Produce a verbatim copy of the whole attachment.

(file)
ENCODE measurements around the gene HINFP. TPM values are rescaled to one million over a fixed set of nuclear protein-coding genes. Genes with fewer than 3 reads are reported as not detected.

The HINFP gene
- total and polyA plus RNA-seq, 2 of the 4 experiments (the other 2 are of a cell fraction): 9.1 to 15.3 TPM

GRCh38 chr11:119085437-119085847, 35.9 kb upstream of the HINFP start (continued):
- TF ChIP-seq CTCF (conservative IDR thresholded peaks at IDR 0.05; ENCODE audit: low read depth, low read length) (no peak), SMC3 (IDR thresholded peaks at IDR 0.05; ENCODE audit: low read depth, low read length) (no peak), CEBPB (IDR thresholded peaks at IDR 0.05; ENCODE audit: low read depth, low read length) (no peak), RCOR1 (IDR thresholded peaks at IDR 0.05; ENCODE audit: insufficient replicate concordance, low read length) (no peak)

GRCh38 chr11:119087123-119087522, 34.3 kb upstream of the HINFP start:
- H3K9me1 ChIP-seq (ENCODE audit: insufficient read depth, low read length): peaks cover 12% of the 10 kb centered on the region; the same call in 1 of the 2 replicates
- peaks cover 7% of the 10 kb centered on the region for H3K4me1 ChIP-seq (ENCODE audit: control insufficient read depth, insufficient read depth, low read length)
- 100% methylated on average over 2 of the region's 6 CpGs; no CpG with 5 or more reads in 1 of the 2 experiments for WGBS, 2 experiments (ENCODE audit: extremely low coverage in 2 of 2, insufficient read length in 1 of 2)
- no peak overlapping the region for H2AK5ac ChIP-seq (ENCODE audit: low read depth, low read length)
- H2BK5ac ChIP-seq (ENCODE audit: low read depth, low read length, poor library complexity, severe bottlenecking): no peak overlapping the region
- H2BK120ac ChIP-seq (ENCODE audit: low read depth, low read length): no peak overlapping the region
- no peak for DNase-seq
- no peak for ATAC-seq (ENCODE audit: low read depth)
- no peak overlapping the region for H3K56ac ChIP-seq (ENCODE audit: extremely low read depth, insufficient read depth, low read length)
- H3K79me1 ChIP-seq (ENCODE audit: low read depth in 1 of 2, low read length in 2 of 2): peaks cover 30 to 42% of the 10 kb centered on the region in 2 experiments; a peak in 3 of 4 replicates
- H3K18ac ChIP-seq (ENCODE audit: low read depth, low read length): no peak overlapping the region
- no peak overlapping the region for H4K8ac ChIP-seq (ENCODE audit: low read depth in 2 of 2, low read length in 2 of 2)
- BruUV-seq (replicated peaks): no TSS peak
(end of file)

ENCODE measurements around the gene HINFP. TPM values are rescaled to one million over a fixed set of nuclear protein-coding genes. Genes with fewer than 3 reads are reported as not detected.

The HINFP gene
- total and polyA plus RNA-seq, 2 of the 4 experiments (the other 2 are of a cell fraction): 9.1 to 15.3 TPM

GRCh38 chr11:119085437-119085847, 35.9 kb upstream of the HINFP start (continued):
- TF ChIP-seq CTCF (conservative IDR thresholded peaks at IDR 0.05; ENCODE audit: low read depth, low read length) (no peak), SMC3 (IDR thresholded peaks at IDR 0.05; ENCODE audit: low read depth, low read length) (no peak), CEBPB (IDR thresholded peaks at IDR 0.05; ENCODE audit: low read depth, low read length) (no peak), RCOR1 (IDR thresholded peaks at IDR 0.05; ENCODE audit: insufficient replicate concordance, low read length) (no peak)

GRCh38 chr11:119087123-119087522, 34.3 kb upstream of the HINFP start:
- H3K9me1 ChIP-seq (ENCODE audit: insufficient read depth, low read length): peaks cover 12% of the 10 kb centered on the region; the same call in 1 of the 2 replicates
- peaks cover 7% of the 10 kb centered on the region for H3K4me1 ChIP-seq (ENCODE audit: control insufficient read depth, insufficient read depth, low read length)
- 100% methylated on average over 2 of the region's 6 CpGs; no CpG with 5 or more reads in 1 of the 2 experiments for WGBS, 2 experiments (ENCODE audit: extremely low coverage in 2 of 2, insufficient read length in 1 of 2)
- no peak overlapping the region for H2AK5ac ChIP-seq (ENCODE audit: low read depth, low read length)
- H2BK5ac ChIP-seq (ENCODE audit: low read depth, low read length, poor library complexity, severe bottlenecking): no peak overlapping the region
- H2BK120ac ChIP-seq (ENCODE audit: low read depth, low read length): no peak overlapping the region
- no peak for DNase-seq
- no peak for ATAC-seq (ENCODE audit: low read depth)
- no peak overlapping the region for H3K56ac ChIP-seq (ENCODE audit: extremely low read depth, insufficient read depth, low read length)
- H3K79me1 ChIP-seq (ENCODE audit: low read depth in 1 of 2, low read length in 2 of 2): peaks cover 30 to 42% of the 10 kb centered on the region in 2 experiments; a peak in 3 of 4 replicates
- H3K18ac ChIP-seq (ENCODE audit: low read depth, low read length): no peak overlapping the region
- no peak overlapping the region for H4K8ac ChIP-seq (ENCODE audit: low read depth in 2 of 2, low read length in 2 of 2)
- BruUV-seq (replicated peaks): no TSS peak